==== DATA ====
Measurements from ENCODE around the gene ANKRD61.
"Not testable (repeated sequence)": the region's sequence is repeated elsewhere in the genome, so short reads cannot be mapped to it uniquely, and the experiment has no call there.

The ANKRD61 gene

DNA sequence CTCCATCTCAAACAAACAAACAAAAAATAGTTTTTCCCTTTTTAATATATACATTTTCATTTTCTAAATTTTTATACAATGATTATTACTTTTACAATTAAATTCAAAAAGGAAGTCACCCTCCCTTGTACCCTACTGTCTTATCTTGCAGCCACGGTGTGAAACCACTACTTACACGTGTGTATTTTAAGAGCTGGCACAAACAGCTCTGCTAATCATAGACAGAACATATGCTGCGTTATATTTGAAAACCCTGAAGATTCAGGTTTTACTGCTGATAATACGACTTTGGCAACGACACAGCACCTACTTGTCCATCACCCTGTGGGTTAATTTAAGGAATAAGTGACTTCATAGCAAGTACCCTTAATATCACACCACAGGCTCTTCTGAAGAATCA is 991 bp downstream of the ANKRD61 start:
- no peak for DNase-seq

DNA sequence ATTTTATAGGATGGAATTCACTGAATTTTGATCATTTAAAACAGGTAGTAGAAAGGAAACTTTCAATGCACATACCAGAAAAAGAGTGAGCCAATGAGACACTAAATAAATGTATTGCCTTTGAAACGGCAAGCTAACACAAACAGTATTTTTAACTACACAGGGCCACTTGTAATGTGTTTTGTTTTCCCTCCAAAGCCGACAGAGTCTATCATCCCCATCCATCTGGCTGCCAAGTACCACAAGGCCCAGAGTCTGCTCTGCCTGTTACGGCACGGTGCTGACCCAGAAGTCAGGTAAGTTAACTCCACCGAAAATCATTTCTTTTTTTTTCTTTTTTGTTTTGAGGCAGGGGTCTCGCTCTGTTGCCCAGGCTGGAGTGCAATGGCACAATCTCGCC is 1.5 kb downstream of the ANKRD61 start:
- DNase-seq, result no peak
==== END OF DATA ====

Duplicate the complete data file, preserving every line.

Measurements from ENCODE around the gene ANKRD61.
"Not testable (repeated sequence)": the region's sequence is repeated elsewhere in the genome, so short reads cannot be mapped to it uniquely, and the experiment has no call there.

The ANKRD61 gene

DNA sequence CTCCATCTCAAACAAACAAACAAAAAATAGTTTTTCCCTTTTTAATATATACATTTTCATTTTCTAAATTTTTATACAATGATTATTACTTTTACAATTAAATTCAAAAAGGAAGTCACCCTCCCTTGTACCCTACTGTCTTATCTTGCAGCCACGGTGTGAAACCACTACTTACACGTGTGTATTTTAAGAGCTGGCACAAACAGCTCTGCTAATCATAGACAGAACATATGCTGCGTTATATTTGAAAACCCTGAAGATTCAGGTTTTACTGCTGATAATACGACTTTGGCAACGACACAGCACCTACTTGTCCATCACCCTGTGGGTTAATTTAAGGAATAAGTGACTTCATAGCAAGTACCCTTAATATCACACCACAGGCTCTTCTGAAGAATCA is 991 bp downstream of the ANKRD61 start:
- no peak for DNase-seq

DNA sequence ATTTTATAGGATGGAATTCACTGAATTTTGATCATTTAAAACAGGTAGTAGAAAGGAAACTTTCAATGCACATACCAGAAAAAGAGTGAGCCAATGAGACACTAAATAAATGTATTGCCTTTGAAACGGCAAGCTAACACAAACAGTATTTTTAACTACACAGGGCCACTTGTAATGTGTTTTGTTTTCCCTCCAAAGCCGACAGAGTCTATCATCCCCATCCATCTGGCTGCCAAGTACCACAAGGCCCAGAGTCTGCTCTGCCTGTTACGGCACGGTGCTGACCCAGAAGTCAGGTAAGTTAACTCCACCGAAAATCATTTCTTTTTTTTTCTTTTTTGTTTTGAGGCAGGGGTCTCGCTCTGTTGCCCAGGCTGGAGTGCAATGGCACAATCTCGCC is 1.5 kb downstream of the ANKRD61 start:
- DNase-seq, result no peak